Study data reveals up to 36 percent reduction in death rate for patients
(Philadelphia, PA)-"Heart failure is a leading cause of death and nearly 5 million people in the United States suffer from it," says Mariell Jessup, MD, Professor of Medicine and Medical Director of the Heart Failure and Transplantation Program at the Hospital of the University of Pennsylvania (HUP). Jessup, along with David Callans, MD, Professor of Medicine and Director of the Electrophysiology Laboratory, served as co-principle investigators for HUP's component of the largest heart-failure device trial ever undertaken to investigate whether an implantable pacemaker-type device will reduce death and hospitalization for advanced heart failure patients. Results from the three-year, multi-center Comparison of Medical Therapy, Pacing and Defibrillation in Chronic Heart Failure Study, or COMPANION, trial appear in the May 20th issue of The New England Journal of Medicine. A total of 16 HUP patients were enrolled in the trial. The COMPANION trial took place at 128 other sites with about 1500 participants total.
"For years, we have struggled with a critical dilemma in the management of heart failure -- how to effectively treat the patients' problems, provide them with improved quality of life and prolong their longevity," Jessup said. "This study is important because it helps us further clarify which patients will benefit most from which therapies."
Results indicate that cardiac resynchronization therapy (CRT) and optimized pharmacologic therapy (OPT) used in concert significantly improve participants' quality and length of life. CRT devices use electrical stimulation to synchronize contractions of the right and left ventricles. When compared with OPT alone, the COMPANION study showed a 19 percent reduction in combined overall mortality or hospitalization for heart-failure patients implanted with Guidant CRT pacemakers, as well as a similar reduction (20 percent) for patients implanted with Guidant CRT defibrillators. There was a 36 percent reduction in all-cause mortality for heart-failure patients who were implanted with Guidant's CRT defibrillators.
Although not a specific disease, heart failure describes an irreversible condition in which the heart muscle chambers "fail" to pump an adequate flow of oxygen and nutrient-rich blood throughout the body. As a result, many patients describe their debilitating symptoms-- exhaustion, breathlessness, and fluid accumulation-- as living while slowly dying.
There are several causes of heart failure: the heart can become weakened by many disorders, such as chronic high blood pressure, coronary heart disease, a large heart attack, or diabetes; or can be brought on because the patient was born with structural defects in his or her heart. Usually medications are unable to completely reverse the damage done to the heart and the only so-called cure is to undergo a heart transplant.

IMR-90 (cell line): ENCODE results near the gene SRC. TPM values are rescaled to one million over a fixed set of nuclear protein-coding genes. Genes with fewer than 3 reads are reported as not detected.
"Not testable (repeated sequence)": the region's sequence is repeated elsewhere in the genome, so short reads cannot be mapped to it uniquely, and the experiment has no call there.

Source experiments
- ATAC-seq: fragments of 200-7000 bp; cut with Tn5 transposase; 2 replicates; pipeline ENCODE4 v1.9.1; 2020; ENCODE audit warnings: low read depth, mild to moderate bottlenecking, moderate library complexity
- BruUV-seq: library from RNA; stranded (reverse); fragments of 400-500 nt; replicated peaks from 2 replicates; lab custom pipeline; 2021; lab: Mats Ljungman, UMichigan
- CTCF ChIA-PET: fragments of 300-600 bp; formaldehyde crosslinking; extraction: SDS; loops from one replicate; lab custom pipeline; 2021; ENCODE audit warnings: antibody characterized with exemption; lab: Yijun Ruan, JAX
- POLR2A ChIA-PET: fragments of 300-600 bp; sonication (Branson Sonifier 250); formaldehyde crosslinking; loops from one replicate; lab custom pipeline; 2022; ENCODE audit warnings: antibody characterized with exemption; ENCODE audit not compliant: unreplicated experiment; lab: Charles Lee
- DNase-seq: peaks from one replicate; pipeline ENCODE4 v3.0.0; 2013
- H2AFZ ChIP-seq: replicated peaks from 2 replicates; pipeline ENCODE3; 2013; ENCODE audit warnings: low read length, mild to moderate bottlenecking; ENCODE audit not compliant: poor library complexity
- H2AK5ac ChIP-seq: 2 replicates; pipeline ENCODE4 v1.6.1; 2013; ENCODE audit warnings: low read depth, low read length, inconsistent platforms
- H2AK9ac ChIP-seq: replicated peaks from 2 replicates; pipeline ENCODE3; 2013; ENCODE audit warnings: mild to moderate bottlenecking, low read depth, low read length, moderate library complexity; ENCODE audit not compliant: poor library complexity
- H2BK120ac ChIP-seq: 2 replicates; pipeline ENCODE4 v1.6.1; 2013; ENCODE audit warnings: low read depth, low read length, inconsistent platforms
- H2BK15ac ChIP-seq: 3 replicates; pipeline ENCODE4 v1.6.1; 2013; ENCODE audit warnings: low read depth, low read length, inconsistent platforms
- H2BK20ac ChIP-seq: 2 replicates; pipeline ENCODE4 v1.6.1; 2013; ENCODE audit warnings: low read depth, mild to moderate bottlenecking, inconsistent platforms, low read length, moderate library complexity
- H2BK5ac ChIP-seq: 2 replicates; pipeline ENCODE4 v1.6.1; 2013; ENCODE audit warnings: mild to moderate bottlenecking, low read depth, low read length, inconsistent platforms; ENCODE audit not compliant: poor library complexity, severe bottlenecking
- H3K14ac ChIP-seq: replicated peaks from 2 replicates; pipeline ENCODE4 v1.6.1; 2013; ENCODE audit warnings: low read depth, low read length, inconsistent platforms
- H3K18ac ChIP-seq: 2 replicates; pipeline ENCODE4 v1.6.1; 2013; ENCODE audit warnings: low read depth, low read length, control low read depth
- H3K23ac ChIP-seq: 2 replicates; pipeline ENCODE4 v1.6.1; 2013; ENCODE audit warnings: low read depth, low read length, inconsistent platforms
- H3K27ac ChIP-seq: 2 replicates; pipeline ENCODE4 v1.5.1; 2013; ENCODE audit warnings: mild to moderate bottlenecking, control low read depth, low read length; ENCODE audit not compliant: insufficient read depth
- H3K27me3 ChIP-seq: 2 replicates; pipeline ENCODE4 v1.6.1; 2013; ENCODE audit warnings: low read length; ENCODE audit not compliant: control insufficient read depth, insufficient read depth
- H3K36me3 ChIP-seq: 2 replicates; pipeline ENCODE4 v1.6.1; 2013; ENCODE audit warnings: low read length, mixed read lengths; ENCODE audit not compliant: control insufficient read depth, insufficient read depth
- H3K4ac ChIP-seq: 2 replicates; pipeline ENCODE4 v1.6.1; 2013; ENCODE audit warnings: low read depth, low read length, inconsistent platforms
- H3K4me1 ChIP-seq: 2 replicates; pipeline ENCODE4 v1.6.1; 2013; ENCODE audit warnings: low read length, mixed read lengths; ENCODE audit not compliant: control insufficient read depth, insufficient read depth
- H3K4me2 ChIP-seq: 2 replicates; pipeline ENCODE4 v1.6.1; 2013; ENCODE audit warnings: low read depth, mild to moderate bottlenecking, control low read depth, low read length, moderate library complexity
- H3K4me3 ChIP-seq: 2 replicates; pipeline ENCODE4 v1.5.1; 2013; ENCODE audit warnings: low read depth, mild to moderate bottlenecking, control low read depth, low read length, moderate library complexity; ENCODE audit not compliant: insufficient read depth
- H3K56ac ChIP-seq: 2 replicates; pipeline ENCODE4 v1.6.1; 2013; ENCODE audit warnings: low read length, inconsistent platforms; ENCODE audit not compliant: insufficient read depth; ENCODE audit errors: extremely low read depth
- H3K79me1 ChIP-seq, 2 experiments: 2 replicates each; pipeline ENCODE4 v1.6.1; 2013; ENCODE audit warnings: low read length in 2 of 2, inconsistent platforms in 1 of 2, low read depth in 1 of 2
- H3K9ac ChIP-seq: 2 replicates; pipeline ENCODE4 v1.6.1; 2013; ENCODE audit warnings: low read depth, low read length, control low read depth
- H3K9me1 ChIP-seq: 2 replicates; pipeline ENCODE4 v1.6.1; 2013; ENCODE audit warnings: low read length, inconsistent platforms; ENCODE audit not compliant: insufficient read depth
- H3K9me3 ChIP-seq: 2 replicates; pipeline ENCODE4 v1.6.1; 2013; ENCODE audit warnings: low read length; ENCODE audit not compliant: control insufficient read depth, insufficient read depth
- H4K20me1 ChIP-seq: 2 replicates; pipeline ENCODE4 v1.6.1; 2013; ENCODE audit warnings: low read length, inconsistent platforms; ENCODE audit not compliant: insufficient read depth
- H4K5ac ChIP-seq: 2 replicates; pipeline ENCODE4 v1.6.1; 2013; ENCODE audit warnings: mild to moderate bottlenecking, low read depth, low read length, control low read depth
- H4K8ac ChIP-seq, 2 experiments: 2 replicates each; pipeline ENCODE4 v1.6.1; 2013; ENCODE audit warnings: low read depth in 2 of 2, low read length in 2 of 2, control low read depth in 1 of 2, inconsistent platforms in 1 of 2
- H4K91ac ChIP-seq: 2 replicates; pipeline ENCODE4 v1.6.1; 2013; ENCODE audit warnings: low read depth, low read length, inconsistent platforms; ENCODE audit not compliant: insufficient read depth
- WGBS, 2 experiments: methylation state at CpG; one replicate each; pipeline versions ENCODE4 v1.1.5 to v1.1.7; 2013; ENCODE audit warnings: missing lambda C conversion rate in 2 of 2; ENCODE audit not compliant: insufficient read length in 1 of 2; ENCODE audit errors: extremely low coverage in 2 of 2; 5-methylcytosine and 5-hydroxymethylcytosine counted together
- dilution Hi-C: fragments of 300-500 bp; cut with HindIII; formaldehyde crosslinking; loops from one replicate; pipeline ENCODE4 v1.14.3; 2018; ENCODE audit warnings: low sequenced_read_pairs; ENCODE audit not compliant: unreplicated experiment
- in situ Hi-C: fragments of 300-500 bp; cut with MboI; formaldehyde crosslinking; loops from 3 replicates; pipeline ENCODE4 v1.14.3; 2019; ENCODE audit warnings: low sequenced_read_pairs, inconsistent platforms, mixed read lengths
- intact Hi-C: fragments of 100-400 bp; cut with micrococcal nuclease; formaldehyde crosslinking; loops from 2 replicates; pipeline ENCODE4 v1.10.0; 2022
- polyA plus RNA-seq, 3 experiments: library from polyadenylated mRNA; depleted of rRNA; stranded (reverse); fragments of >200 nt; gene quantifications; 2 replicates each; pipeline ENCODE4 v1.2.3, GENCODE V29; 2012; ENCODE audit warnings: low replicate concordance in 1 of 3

According to Jessup, heart failure is the cause for "at least 20 percent of all hospital admissions among persons older than 65 and over the past decade; the rate of hospitalization for heart failure has increased by 159 percent." (This data appeared in the May 15, 2003 review article in The New England Journal of Medicine that Jessup co-authored with Susan Brozena, MD, Associate Professor of Medicine.) HUP's Heart Failure and Transplant Program is uniquely qualified to provide treatment to heart failure patients. It provides an integrated environment specializing in the care of patients with heart failure or heart transplants. The team includes six full-time heart-failure physicians; six full-time heart-failure nurses; three full-time research coordinators to handle the multiple pharmacology, NIH-funded and Penn-based studies of heart failure; and six full-time transplant coordinators. They work in close association with a team of 11 full-time cardiac electrophysiologists who focus on the rhythm disorders that are frequently found in patients with various forms of heart failure. In addition, their efforts are supported by a team of cardiac surgeons who are able to complement medical and electrical treatments with transplant or other pioneering surgical techniques.
Source: Eurekalert & othersLast reviewed: By John M. Grohol, Psy.D. on 21 Feb 2009
Published on PsychCentral.com. All rights reserved.
The aim of psychoanalysis is to relieve people of their neurotic unhappiness so that they can be normally unhappy.
-- Sigmund Freud